Using smartphones to track and trace during the Covid-19 epidemic creates a smokescreen for wider surveillance measures that may infringe people’s right to privacy.
Human rights activists are concerned that such data can be used to discriminate against migrants, refugees, and on racial grounds.
The “Report of the Special Rapporteur on contemporary forms of racism, racial discrimination, xenophobia and related intolerance” (United Nations, November 2020) is categorical:
“Governments and UN agencies are developing and using emerging digital technologies in ways that are uniquely experimental, dangerous, and discriminatory in the border and immigration enforcement context. By so doing, they are subjecting refugees, migrants, stateless persons and others to human rights violations, and extracting large quantities of data from them on exploitative terms that strip these groups of fundamental human agency and dignity.”
The focus of the report is the prevalence of digital technologies in immigration and border enforcement. Some commentators are referring to the rise of “digital borders” – meaning those whose infrastructure and processes increasingly rely on machine learning, automated algorithmic decision-making systems, predictive analytics and related digital technologies.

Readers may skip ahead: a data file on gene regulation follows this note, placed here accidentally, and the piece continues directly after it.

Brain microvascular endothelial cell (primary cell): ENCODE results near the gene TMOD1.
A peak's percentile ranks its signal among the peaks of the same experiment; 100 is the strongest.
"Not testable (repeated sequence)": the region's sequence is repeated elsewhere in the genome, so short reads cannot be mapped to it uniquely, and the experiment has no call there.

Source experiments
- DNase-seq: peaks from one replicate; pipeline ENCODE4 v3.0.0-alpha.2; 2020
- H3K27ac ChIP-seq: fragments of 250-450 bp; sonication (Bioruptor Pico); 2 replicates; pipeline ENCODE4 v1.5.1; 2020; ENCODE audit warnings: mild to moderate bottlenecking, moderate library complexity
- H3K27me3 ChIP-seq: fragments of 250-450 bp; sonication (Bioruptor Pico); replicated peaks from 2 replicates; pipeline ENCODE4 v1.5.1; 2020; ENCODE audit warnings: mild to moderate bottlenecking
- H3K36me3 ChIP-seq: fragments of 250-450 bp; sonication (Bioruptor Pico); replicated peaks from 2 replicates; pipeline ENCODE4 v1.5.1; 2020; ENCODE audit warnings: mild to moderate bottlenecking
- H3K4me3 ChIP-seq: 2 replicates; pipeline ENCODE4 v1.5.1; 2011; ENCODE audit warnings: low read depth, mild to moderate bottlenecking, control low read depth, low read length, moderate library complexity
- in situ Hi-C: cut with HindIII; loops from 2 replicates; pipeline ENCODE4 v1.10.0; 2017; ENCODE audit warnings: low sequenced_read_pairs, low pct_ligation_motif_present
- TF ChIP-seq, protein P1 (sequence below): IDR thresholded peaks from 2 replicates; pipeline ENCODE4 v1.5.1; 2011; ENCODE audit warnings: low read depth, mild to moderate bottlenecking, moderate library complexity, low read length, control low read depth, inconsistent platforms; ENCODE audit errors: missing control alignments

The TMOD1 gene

The UN Special Rapporteur, Tendayi Achiume, was interviewed by Katy Fallon in “UN warns of impact of smart borders on refugees: ‘Data collection isn’t apolitical’” (The Guardian, 11 November 2020). She said, “One of the key messages of the report is that we have to be paying very close attention to the disparate impact of this technology and not just assuming that because it’s technology, it’s going to be fair or be neutral or objective in some way.”
The article noted that Covid-19 has accelerated “biosurveillance” – tracking people’s movements and health. Citing the “Covi-Pass”, a health passport developed by Mastercard and Gavi, a private-public health alliance, being tried out in several African countries, the UN Report criticised the potential impact of such passports on freedom of movement especially for refugees.
In response, the Special Rapporteur has proposed a structural and intersectional human rights law approach to the design and use of emerging digital technologies. It emphasises the scope of legally prohibited racial discrimination in their design and use; current obligations to prevent and combat racial discrimination; and obligations to provide effective remedies for racial discrimination.
It’s clear that civil society groups need to monitor the ways digital technologies are being applied in humanitarian crises and elsewhere in order to challenge discrimination and injustice.
Photo: Alexander Kirch/Shutterstock